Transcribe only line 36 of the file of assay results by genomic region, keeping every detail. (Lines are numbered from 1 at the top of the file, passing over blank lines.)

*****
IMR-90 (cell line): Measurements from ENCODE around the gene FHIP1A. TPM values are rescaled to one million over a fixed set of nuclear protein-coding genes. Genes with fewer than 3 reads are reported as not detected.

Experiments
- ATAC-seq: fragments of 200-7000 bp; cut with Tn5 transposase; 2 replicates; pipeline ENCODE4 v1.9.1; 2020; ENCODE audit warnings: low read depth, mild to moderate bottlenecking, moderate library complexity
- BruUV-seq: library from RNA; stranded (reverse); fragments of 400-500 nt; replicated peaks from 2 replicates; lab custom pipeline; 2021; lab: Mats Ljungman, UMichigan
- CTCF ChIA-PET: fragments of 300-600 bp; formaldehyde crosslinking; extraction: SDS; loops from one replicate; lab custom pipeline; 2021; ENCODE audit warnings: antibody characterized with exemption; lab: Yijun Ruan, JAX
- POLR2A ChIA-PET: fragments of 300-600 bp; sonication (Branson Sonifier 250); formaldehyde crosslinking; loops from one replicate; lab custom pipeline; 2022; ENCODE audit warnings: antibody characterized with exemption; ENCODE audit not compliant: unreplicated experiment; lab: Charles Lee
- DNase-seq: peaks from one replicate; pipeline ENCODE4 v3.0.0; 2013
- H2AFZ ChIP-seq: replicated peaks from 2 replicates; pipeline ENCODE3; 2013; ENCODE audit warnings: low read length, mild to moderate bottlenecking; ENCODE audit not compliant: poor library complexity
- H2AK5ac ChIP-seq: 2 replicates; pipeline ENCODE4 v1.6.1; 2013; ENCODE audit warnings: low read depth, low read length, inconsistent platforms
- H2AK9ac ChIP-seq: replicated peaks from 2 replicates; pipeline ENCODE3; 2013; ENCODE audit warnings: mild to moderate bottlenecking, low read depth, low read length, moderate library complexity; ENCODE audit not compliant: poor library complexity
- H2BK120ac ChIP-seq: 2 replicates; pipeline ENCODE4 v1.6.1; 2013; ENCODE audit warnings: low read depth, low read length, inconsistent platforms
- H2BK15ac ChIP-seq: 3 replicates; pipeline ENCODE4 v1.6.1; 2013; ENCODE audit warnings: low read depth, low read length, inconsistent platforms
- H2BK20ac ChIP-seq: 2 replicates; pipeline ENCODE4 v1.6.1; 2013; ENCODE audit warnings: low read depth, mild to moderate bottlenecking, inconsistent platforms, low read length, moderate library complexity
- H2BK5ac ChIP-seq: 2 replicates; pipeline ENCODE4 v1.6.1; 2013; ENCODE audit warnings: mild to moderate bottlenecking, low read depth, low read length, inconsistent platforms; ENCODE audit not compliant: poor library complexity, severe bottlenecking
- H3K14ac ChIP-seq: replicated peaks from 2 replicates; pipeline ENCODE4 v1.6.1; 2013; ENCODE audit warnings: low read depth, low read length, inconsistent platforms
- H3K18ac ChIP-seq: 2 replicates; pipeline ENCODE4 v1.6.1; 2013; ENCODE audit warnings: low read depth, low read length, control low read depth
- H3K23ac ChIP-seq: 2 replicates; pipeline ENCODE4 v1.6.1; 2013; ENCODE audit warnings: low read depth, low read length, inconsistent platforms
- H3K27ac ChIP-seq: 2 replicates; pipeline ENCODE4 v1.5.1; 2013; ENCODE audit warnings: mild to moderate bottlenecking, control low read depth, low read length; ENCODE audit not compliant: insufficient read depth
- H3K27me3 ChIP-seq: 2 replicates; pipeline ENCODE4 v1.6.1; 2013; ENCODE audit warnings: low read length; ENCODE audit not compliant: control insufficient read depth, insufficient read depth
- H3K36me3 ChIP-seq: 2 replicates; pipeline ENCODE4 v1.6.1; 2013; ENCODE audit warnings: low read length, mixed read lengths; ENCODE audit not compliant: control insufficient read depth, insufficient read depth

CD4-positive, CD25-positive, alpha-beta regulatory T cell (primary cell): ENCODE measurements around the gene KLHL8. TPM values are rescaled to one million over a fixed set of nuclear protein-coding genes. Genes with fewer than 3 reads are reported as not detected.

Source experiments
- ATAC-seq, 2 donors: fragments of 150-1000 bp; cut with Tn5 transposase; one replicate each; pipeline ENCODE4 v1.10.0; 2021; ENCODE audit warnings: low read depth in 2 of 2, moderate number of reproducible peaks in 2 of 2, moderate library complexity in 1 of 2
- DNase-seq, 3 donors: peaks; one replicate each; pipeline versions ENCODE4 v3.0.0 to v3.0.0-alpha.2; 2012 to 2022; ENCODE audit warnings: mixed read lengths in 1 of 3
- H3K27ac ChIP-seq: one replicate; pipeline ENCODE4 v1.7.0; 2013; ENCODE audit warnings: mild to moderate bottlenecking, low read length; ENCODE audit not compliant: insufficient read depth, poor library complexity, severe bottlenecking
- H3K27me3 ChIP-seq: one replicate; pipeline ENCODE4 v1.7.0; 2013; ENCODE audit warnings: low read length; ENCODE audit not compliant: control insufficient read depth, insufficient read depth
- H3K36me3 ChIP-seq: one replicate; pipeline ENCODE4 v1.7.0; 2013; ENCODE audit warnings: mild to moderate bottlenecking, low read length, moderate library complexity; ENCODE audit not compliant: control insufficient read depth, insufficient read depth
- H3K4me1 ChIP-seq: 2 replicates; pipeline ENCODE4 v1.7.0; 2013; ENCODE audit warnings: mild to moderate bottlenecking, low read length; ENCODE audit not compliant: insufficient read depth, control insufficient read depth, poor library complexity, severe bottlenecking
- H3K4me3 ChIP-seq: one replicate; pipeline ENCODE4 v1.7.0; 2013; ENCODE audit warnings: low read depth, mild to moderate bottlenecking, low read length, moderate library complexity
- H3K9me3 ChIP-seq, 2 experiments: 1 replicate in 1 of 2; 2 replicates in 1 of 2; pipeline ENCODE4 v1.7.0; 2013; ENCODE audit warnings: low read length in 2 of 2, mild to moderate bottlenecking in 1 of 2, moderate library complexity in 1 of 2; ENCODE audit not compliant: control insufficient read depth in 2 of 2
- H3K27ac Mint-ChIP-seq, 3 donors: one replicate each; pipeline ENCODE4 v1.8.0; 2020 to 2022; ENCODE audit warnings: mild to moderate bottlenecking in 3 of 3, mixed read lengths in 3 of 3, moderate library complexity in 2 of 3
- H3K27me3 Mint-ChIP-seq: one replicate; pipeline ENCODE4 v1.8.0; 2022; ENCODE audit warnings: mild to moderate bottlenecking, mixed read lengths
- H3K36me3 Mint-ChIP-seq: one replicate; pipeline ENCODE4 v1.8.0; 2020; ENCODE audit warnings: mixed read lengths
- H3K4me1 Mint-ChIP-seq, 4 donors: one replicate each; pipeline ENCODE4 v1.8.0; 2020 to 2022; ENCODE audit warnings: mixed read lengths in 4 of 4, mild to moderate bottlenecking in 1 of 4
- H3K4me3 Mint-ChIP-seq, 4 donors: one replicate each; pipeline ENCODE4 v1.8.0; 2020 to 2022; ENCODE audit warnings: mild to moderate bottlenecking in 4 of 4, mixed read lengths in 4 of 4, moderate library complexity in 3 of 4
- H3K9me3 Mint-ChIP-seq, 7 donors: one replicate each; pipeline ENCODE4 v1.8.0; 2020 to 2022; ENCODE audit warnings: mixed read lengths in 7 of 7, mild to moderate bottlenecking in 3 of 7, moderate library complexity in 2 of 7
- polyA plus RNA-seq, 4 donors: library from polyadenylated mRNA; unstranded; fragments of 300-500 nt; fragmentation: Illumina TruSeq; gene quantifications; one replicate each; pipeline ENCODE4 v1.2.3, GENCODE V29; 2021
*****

- H3K9me3 Mint-ChIP-seq, 7 donors: one replicate each; pipeline ENCODE4 v1.8.0; 2020 to 2022; ENCODE audit warnings: mixed read lengths in 7 of 7, mild to moderate bottlenecking in 3 of 7, moderate library complexity in 2 of 7